Open data and new technologies: keys to the media’s future
Stephen Abbott Pugh
The future of news likely lies with mobile phones, data and drone journalism. These new technologies turn news into a dialogue and enable new levels of access to data may save lives.
The spread of mobile phones and connectivity across Africa offers opportunities and challenges for the way information will be discovered and used by citizens. If people have the necessary skills and knowledge, open data and new technologies hold the keys to the media’s future.
Code for Africa is the continent’s largest network of civic technology and open data labs. We work with media partners to create actionable information for citizens that helps them in their daily lives. From checking if their doctor is dodgy to seeing if they are registered to vote, Code for Africa’s tools have been used in dozens of countries to help empower people.
How might technology be harnessed in the coming years to further democratise the use of information and news across Africa? Below are a few things the experts predict.
Dickens Olewe of African skyCAM in Kenya was inspired when British filmmaker Danny Cooke shared online aerial footage of Pripyat, a city affected by the 1986 Chernobyl nuclear disaster. Cook had used a drone camera costing about $1 500 for this project 18 months ago. Since then, African skyCAM has covered several stories, including floods, political rallies and marathons. They’re also looking at the development of 3D models using drone footage and have produced a 3D model of a dumpsite in Nairobi, giving users an interactive experience with a physical feature.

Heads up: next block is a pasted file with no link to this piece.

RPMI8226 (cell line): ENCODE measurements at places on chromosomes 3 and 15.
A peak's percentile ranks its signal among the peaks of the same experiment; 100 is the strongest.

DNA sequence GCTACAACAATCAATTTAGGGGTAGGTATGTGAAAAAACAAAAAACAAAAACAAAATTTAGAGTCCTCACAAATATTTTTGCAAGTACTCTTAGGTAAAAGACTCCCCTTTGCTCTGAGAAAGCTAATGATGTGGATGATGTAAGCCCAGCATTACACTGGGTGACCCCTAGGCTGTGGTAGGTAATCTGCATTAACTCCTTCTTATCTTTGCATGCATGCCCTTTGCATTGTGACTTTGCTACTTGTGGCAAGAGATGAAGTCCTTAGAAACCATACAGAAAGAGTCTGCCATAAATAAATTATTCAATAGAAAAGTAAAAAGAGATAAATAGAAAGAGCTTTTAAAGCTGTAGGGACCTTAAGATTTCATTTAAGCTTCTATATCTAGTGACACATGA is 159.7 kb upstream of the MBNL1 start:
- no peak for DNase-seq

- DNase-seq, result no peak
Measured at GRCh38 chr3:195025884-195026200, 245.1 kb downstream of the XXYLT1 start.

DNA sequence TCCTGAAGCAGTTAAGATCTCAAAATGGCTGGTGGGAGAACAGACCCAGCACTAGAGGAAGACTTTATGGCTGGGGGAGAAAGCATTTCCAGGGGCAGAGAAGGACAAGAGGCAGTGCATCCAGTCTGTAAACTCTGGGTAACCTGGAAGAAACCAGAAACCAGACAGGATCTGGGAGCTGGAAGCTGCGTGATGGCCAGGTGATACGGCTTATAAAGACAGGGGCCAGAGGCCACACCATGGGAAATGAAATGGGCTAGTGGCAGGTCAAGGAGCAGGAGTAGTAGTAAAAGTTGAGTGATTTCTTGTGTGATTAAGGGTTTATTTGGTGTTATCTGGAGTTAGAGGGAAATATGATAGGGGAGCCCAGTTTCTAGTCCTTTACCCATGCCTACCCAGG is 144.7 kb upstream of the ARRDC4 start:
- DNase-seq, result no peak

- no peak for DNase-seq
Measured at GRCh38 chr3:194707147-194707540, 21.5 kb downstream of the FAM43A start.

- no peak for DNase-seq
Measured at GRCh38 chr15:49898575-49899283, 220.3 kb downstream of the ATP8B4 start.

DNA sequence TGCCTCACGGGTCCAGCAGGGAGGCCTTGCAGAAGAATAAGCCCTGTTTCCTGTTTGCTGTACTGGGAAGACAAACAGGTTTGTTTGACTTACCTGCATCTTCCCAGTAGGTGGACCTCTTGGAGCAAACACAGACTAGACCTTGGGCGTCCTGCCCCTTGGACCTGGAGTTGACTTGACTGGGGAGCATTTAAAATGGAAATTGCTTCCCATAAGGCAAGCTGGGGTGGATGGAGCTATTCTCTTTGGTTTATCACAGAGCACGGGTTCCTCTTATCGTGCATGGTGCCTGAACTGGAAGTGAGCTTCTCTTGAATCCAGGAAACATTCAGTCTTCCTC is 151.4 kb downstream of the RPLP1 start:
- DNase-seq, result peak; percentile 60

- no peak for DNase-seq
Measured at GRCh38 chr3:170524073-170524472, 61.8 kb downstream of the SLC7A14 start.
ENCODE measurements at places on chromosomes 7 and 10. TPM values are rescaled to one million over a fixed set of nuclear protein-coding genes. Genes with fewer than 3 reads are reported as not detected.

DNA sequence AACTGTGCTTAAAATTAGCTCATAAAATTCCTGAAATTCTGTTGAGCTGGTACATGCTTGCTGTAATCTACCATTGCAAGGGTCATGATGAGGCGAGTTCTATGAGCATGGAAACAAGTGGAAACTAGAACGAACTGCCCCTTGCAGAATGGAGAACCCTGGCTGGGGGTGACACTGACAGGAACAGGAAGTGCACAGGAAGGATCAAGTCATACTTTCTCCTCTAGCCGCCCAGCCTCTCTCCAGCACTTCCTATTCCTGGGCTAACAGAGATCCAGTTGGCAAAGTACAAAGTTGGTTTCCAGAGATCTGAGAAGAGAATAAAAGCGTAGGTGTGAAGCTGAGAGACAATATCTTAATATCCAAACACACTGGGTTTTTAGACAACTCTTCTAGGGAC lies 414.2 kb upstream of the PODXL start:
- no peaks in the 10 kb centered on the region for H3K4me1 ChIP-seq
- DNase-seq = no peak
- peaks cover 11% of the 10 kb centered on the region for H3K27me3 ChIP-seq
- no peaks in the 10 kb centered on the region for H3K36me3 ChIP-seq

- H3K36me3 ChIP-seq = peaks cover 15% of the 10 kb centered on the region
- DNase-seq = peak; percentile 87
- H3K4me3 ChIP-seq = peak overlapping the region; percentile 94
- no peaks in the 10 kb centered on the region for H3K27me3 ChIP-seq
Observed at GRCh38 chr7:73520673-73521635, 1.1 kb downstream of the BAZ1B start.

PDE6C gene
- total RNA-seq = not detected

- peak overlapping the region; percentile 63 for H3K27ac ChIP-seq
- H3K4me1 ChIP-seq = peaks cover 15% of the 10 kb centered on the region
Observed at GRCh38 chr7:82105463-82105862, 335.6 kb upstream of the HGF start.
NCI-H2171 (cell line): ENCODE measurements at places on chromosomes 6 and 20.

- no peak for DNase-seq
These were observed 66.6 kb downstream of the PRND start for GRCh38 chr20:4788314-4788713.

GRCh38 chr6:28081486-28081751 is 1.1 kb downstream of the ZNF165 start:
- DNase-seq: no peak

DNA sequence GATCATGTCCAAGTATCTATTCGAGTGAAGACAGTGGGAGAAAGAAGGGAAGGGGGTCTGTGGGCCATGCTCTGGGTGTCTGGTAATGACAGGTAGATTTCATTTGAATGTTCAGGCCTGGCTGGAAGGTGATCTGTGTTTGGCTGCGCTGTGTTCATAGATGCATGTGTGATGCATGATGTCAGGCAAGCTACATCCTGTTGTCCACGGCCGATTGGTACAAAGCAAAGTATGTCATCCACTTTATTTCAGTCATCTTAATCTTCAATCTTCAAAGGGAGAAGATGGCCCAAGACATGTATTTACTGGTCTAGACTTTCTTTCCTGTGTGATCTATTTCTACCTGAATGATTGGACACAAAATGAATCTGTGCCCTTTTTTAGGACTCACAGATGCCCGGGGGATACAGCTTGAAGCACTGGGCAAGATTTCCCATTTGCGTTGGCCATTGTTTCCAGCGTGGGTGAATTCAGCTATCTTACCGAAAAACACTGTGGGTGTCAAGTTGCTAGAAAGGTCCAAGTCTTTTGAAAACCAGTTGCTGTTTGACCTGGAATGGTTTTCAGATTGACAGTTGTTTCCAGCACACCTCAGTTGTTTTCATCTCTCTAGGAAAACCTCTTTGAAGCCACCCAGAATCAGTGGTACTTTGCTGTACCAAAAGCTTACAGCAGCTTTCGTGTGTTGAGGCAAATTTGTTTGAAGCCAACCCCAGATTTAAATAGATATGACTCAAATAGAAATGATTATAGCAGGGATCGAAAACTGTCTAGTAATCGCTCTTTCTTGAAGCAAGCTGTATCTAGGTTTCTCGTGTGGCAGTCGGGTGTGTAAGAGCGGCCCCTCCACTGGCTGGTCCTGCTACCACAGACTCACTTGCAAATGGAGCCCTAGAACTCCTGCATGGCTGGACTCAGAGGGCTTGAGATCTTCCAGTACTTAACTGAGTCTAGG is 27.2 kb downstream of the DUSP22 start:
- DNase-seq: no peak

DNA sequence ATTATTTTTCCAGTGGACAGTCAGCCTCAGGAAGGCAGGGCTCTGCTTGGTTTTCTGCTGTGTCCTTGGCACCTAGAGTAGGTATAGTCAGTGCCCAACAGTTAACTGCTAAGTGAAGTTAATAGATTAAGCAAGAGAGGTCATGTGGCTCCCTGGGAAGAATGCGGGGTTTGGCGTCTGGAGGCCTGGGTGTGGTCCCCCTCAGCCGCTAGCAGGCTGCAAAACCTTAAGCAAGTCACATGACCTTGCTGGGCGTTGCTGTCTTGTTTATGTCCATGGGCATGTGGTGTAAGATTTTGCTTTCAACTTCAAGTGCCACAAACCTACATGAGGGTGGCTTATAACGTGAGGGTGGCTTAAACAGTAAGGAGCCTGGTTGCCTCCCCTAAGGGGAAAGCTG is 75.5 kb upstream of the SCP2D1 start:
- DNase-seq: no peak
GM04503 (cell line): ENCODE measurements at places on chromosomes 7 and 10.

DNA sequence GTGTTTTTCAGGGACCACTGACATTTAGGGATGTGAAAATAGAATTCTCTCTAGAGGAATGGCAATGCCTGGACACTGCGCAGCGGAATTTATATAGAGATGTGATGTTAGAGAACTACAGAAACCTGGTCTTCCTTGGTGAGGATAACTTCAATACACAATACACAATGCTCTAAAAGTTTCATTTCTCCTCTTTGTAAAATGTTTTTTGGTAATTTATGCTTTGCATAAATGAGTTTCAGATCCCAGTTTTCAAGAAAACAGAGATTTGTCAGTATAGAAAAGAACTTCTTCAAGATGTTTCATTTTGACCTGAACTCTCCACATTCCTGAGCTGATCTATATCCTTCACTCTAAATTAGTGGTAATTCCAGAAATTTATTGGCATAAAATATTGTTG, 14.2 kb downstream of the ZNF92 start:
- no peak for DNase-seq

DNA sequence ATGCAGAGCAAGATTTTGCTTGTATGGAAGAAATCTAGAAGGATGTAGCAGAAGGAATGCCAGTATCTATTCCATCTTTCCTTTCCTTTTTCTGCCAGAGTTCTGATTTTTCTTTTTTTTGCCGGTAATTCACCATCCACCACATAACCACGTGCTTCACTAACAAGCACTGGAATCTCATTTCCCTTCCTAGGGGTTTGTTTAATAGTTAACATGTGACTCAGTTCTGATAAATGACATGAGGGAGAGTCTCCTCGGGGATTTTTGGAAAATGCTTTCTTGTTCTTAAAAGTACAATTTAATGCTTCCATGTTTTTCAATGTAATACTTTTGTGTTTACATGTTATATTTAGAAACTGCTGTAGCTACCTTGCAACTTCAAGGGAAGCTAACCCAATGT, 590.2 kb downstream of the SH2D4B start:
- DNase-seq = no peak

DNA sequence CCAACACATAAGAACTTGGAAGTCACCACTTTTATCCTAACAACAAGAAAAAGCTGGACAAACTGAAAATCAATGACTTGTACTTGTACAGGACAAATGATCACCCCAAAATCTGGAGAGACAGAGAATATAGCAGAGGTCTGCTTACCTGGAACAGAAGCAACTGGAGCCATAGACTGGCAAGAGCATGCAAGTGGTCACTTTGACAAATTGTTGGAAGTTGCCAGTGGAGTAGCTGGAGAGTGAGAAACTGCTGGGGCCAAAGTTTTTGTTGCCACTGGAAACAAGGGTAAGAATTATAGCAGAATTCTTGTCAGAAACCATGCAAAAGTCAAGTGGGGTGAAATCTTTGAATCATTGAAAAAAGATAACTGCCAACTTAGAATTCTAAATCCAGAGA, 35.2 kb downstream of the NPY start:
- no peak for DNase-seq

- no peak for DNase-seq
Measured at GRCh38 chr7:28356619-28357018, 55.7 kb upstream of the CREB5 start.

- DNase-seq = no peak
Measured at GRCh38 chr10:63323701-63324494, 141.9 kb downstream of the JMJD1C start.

Drones have become a low-cost alternative to expensive helicopters when it comes to capturing aerial images. The agility of off-the-shelf “copters” means they can be deployed to examine the kinds of details in a story that might be out of reach otherwise.
The biggest challenge to civic drone use is regulation. Several African governments have issued decrees banning civilian operation, arguing they pose a threat to security and privacy. The Kenyan government published a notice in January 2015 banning drone use; Uganda and Morocco have similar ordinances.
However, South Africa’s approach could help reverse this copycat reaction. Like the other countries, it had also banned drones. But the South African Civil Aviation Authority (SACCA), while expressing concerns about drones interfering with commercial aircraft, acknowledged there were viable civic uses. SACCA promised to engage the industry and published new regulations in May 2015. South Africa is now one of the world’s leaders in progressive drone regulation and the Kenya Civil Aviation Authority has since indicated that it is also considering reversing its ban.